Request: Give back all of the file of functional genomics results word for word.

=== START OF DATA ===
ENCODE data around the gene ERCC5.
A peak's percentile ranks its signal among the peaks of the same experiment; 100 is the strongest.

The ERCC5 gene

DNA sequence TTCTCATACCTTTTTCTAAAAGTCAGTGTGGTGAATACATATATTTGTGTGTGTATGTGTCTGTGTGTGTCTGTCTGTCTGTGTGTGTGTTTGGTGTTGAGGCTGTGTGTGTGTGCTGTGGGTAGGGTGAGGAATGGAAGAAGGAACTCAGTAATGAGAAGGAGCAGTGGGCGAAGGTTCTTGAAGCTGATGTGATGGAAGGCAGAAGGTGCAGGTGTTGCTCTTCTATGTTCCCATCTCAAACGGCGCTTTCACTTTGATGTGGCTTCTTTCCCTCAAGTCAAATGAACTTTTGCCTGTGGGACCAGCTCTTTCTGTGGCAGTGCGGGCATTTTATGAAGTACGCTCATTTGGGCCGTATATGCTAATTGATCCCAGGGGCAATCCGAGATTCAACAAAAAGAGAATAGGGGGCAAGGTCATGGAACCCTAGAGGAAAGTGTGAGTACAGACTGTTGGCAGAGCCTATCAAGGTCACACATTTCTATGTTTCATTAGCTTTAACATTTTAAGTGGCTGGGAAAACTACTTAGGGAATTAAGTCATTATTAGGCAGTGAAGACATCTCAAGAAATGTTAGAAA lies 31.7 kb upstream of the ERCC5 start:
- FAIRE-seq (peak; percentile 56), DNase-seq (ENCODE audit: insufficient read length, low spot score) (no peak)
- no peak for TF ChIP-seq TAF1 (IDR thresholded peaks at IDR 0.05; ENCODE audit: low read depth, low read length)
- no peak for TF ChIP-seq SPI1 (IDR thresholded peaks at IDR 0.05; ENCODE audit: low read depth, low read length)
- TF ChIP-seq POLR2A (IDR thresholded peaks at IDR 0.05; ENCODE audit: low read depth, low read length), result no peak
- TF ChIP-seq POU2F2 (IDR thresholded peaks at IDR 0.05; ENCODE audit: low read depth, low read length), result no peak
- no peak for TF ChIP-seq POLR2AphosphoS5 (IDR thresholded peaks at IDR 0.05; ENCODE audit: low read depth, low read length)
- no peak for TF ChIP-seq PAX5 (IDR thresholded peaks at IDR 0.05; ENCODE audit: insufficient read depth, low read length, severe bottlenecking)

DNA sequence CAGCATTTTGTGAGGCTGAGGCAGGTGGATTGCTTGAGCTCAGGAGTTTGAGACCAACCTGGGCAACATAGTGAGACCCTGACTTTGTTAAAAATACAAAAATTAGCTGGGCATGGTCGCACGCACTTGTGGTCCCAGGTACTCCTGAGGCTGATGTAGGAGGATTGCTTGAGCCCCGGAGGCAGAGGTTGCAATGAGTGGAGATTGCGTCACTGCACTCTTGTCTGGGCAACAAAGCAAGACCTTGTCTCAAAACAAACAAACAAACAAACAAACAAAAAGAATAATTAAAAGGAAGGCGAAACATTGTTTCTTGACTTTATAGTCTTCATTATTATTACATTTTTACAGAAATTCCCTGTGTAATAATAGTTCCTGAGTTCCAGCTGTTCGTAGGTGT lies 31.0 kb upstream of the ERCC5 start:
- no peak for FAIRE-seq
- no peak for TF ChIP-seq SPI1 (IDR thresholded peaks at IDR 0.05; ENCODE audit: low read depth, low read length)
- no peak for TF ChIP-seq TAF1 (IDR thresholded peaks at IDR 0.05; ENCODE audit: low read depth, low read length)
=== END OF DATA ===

ENCODE data around the gene ERCC5.
A peak's percentile ranks its signal among the peaks of the same experiment; 100 is the strongest.

The ERCC5 gene

DNA sequence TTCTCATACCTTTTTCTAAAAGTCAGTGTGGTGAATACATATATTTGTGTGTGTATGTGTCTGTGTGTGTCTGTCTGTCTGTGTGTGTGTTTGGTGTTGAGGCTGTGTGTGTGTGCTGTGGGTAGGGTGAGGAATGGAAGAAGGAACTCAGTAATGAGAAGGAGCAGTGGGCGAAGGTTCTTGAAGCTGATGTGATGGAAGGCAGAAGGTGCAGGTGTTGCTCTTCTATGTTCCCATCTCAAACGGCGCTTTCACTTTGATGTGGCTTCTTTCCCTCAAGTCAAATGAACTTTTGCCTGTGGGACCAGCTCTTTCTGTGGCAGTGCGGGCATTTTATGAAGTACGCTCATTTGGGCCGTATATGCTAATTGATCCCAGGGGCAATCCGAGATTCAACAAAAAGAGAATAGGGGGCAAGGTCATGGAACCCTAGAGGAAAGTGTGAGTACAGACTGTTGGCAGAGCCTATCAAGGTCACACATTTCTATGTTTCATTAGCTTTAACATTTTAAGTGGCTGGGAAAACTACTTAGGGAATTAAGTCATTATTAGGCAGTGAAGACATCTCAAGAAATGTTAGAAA lies 31.7 kb upstream of the ERCC5 start:
- FAIRE-seq (peak; percentile 56), DNase-seq (ENCODE audit: insufficient read length, low spot score) (no peak)
- no peak for TF ChIP-seq TAF1 (IDR thresholded peaks at IDR 0.05; ENCODE audit: low read depth, low read length)
- no peak for TF ChIP-seq SPI1 (IDR thresholded peaks at IDR 0.05; ENCODE audit: low read depth, low read length)
- TF ChIP-seq POLR2A (IDR thresholded peaks at IDR 0.05; ENCODE audit: low read depth, low read length), result no peak
- TF ChIP-seq POU2F2 (IDR thresholded peaks at IDR 0.05; ENCODE audit: low read depth, low read length), result no peak
- no peak for TF ChIP-seq POLR2AphosphoS5 (IDR thresholded peaks at IDR 0.05; ENCODE audit: low read depth, low read length)
- no peak for TF ChIP-seq PAX5 (IDR thresholded peaks at IDR 0.05; ENCODE audit: insufficient read depth, low read length, severe bottlenecking)

DNA sequence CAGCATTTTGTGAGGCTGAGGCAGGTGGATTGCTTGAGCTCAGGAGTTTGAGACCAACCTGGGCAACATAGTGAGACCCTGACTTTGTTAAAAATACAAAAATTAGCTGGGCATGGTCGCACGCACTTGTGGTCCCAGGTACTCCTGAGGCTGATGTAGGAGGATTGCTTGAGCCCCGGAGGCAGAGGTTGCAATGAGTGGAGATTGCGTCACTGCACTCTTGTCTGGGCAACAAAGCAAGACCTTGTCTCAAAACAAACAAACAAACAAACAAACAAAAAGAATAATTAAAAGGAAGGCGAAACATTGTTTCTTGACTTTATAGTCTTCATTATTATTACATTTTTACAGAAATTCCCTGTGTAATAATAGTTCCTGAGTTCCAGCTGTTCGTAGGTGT lies 31.0 kb upstream of the ERCC5 start:
- no peak for FAIRE-seq
- no peak for TF ChIP-seq SPI1 (IDR thresholded peaks at IDR 0.05; ENCODE audit: low read depth, low read length)
- no peak for TF ChIP-seq TAF1 (IDR thresholded peaks at IDR 0.05; ENCODE audit: low read depth, low read length)